State Fair debate on Friday

With a new MPR News/Humphrey Institute poll showing the race for governor too close to call, Friday’s State Fair debate could be important for the candidates to highlight their differences.

Democrat Mark Dayton, Republican Tom Emmer and Independence Party candidate Tom Horner have all confirmed for the event.

MPR News is hosting the debate at 11am in Carousel Park on the State Fairgrounds. Stop by if you’re at the Fair. If you can’t make it, tune in live or listen here.

  • http://www.LeslieDavis.org Leslie Davis
  • http://www.facebook.com/thelatenightwithandyschulershow Andy

    I’m pretty sure there are more than three people running for Governor. This isn’t a debate, it’s puppet theater.

  • Oliver Steinberg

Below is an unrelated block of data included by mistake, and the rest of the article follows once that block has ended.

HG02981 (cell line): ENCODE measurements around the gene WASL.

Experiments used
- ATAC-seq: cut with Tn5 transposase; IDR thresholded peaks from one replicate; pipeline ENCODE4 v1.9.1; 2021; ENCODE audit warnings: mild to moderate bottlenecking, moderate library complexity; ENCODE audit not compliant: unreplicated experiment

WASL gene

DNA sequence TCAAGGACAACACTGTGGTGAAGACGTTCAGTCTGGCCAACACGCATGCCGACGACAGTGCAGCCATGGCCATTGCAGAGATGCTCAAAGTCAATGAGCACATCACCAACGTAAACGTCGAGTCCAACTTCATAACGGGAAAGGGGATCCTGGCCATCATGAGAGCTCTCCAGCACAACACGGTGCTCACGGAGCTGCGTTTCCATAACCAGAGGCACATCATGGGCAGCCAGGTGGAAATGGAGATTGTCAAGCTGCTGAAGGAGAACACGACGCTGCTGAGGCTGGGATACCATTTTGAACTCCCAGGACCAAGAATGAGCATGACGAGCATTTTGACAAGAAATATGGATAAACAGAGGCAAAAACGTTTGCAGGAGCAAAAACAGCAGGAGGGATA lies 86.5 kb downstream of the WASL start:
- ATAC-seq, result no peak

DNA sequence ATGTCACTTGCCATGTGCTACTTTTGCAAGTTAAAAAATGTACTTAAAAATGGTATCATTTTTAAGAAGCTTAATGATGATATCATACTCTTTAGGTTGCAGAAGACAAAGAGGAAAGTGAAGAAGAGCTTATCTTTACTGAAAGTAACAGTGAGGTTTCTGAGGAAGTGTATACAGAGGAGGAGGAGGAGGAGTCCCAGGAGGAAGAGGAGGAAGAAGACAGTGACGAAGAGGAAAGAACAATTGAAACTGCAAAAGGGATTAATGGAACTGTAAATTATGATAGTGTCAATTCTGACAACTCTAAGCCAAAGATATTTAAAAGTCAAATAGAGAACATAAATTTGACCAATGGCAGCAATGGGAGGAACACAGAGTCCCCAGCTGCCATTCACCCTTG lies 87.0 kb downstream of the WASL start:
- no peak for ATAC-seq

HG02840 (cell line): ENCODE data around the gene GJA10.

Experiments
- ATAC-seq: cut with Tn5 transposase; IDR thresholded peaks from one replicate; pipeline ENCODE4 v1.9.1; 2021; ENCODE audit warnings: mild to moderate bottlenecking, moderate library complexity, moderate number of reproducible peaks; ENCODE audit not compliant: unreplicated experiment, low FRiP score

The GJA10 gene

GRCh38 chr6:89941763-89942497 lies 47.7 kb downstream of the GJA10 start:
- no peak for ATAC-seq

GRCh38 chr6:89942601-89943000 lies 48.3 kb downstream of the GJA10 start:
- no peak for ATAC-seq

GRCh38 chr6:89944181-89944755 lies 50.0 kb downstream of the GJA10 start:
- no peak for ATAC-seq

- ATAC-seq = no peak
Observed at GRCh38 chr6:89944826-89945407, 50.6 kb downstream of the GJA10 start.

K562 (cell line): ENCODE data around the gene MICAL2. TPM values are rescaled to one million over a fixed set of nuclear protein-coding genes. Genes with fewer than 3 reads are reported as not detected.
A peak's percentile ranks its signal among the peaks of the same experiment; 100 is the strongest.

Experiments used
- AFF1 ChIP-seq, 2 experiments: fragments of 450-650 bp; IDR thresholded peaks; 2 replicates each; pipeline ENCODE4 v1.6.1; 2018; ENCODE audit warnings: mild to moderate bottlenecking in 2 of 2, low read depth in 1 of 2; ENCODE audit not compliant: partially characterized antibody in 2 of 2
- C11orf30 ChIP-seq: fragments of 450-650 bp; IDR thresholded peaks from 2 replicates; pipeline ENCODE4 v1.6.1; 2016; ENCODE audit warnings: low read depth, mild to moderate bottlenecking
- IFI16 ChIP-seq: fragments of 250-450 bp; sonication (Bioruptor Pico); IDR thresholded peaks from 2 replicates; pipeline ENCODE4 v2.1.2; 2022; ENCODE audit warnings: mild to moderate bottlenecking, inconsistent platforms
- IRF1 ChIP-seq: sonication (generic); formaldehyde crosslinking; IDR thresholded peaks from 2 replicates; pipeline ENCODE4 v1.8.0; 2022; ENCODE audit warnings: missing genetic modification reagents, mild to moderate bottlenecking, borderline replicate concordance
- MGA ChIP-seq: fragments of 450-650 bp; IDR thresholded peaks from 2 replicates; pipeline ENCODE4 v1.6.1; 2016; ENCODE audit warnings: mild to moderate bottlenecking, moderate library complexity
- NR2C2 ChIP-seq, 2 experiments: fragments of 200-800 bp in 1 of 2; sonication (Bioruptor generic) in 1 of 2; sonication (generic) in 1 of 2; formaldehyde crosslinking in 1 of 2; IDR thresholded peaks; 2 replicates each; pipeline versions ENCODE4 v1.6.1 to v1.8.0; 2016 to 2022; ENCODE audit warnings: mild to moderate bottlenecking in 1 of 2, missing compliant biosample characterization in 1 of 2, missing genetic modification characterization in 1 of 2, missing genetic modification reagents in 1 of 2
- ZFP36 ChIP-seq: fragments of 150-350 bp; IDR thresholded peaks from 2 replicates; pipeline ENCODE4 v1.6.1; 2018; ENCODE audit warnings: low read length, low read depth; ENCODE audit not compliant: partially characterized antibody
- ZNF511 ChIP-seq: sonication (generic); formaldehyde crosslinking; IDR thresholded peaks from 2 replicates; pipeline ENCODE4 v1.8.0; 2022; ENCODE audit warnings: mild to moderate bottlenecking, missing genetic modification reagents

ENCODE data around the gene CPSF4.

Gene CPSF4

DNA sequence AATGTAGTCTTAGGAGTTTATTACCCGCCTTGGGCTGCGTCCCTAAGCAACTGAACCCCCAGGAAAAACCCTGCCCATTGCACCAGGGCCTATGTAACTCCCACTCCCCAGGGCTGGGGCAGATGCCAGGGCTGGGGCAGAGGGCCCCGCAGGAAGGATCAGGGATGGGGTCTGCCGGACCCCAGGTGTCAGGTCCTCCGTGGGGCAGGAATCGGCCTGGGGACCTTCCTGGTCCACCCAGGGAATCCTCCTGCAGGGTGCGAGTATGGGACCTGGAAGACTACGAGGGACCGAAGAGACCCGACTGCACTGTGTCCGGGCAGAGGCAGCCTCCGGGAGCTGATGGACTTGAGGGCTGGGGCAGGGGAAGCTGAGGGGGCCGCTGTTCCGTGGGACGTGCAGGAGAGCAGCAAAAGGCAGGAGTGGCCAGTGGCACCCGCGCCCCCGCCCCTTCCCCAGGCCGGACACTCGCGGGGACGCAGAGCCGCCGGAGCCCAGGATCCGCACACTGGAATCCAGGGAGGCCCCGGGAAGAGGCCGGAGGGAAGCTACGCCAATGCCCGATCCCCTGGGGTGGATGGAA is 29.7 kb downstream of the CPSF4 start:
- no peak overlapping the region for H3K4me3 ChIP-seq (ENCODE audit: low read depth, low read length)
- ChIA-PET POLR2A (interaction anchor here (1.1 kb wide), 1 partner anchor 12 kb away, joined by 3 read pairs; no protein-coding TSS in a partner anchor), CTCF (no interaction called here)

There are seven candidates for Governor on the November ballot. A vote for any one is equal to a vote for any other. But Minnesota’s news organizations and the polls they conduct to sample public opinion, ignore these facts. Press and pollsters follow a cut-and-dried approach. Their unquestioned premise is that minor candidates can’t be elected and don’t have the money to be taken seriously in the campaign. Fancy that—the Fourth Estate aiding, abetting, accelerating, and acquiescing in the process of selling off our electoral process to the well-heeled. (It’s been aptly said that we choose our leaders in auctions, not elections.) As for “they can’t win”—well, excluding qualified candidates from debates and polls and ignoring them in news stories is a good way to make that assertion into a self-fulfilling prophecy. Of course, of all the states Minnesota has the strongest multi-party tradition. This is reflected in the compound name of the Democratic-Farmer-Labor Party, and more recently in the Ross Perot-Jesse Ventura manifestation. Notice that the press DOES now include the Independence Party’s nominees, even though their chance of being elected, based on Penny’s and Hutchinson’s past performances, is nil. The independent and minor party candidates realize the odds of being elected are against them, but that doesn’t mean their presence is irrelevant and insignificant. They’re the ones who act as political “guinea pigs” for testing out supposedly controversial or unpalatable ideas, thus functioning as the conduit for new ideas into a two-party structure that otherwise degenerates into stalemate and/or stagnation. In the mid-19th century the Liberty and Free Soil parties voiced anti-slavery sentiments in defiance of political conventional wisdom of that era. The Populists of Ignatius Donnelly’s day pioneered the call for votes for women, direct election of Senators, and an income tax. The Socialist Party’s ideas inspired Al Smith and FDR to champion workplace safety laws, unemployment compensation, Social Security, etc. Therefore, just by participating, the minor party candidates are “winning,” and they may affect policy for the long term without ever getting elected. All that obscene expenditure of money in politics is devoted to crafting propaganda messages, and all too often journalists merely echo that propaganda. Or else, there’s just a constant stream of repetitive “who’s ahead in the horse race” stories—derived of course from selective polling which offers three choices instead of seven. Why don’t you shine a light on the sources of new ideas—so that when voters look at their ballots and see all seven candidates they won’t have to say: “Who are all these people and why haven’t we heard about them?” Maybe you don’t know that minor parties cannot qualify just by paying a ballot access fee. To appear on the ballot, they have to gather thousands of valid signatures in a two-week time frame. Whether to report about them in news stories is a matter of editorial prerogative—but votes they earn have identical value with the major parties’ votes, and therefore all candidates ought to be included in the public opinion polling!